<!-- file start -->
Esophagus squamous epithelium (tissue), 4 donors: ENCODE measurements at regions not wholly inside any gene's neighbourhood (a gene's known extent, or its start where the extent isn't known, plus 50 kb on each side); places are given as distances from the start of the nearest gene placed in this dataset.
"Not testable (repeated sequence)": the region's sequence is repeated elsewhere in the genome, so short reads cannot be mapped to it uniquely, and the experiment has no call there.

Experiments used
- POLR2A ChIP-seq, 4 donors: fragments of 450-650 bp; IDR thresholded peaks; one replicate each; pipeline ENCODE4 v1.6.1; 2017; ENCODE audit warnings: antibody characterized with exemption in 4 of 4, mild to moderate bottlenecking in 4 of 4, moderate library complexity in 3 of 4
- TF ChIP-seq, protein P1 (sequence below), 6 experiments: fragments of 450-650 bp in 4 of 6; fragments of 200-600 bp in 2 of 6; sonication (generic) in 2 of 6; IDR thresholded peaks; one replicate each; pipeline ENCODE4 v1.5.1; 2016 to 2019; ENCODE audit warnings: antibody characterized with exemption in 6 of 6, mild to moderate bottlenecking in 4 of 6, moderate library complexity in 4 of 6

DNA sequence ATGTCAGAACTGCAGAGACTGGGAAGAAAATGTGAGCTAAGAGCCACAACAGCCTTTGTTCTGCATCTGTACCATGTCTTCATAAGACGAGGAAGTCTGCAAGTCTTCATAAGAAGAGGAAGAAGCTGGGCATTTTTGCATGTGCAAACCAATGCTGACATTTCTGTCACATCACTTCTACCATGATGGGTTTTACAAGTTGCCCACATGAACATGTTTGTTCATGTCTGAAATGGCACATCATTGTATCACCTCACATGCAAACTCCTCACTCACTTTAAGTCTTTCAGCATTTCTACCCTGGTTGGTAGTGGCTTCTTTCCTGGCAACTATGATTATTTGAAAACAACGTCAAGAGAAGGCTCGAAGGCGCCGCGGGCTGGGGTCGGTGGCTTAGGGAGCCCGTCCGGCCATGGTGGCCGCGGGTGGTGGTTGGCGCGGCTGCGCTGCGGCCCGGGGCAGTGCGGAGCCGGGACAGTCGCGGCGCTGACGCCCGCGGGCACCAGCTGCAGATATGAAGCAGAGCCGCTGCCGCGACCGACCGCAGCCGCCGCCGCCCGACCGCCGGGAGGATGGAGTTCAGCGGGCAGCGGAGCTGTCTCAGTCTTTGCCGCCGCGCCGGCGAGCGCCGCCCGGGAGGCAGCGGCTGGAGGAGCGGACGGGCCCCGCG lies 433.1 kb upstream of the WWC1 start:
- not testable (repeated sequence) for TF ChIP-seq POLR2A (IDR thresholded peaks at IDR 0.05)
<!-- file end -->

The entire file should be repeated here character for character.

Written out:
Esophagus squamous epithelium (tissue), 4 donors: ENCODE measurements at regions not wholly inside any gene's neighbourhood (a gene's known extent, or its start where the extent isn't known, plus 50 kb on each side); places are given as distances from the start of the nearest gene placed in this dataset.
"Not testable (repeated sequence)": the region's sequence is repeated elsewhere in the genome, so short reads cannot be mapped to it uniquely, and the experiment has no call there.

Experiments used
- POLR2A ChIP-seq, 4 donors: fragments of 450-650 bp; IDR thresholded peaks; one replicate each; pipeline ENCODE4 v1.6.1; 2017; ENCODE audit warnings: antibody characterized with exemption in 4 of 4, mild to moderate bottlenecking in 4 of 4, moderate library complexity in 3 of 4
- TF ChIP-seq, protein P1 (sequence below), 6 experiments: fragments of 450-650 bp in 4 of 6; fragments of 200-600 bp in 2 of 6; sonication (generic) in 2 of 6; IDR thresholded peaks; one replicate each; pipeline ENCODE4 v1.5.1; 2016 to 2019; ENCODE audit warnings: antibody characterized with exemption in 6 of 6, mild to moderate bottlenecking in 4 of 6, moderate library complexity in 4 of 6

DNA sequence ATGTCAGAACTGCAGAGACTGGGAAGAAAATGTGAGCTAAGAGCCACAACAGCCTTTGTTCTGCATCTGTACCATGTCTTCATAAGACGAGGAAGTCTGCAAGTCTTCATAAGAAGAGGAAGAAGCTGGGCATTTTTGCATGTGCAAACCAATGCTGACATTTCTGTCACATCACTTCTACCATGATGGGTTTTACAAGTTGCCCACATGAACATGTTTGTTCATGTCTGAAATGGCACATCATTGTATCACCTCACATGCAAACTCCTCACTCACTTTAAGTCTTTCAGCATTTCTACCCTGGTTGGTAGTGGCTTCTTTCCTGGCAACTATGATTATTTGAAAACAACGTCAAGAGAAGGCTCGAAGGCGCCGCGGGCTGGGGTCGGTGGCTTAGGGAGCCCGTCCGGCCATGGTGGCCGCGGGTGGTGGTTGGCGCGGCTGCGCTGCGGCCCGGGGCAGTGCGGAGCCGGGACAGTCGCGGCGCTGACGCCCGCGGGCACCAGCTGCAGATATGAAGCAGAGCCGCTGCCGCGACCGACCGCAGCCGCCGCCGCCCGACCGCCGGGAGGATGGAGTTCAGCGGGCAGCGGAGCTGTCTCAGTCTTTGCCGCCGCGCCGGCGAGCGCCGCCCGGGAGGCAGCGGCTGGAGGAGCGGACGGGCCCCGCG lies 433.1 kb upstream of the WWC1 start:
- not testable (repeated sequence) for TF ChIP-seq POLR2A (IDR thresholded peaks at IDR 0.05)